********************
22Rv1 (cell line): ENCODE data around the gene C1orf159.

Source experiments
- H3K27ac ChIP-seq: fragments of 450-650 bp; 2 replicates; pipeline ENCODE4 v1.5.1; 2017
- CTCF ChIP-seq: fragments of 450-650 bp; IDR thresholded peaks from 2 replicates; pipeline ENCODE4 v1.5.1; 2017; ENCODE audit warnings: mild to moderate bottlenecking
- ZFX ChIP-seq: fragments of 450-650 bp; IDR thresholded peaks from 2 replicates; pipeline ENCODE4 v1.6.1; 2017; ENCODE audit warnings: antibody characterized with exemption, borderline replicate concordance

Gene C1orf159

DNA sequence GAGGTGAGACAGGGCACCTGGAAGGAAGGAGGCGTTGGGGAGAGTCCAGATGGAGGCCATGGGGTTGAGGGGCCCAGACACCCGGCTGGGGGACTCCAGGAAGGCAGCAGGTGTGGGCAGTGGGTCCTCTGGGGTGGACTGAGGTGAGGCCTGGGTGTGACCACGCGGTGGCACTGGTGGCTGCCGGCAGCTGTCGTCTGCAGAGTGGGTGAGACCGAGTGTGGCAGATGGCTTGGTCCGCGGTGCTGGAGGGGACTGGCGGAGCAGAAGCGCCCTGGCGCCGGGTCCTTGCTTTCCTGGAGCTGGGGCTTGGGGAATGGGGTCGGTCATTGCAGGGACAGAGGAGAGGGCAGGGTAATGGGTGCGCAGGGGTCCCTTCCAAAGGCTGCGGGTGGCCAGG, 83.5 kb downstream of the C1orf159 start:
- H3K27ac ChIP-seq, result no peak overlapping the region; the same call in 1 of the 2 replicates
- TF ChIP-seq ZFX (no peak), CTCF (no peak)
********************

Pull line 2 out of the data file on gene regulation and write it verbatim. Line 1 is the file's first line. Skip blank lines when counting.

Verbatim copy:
Source experiments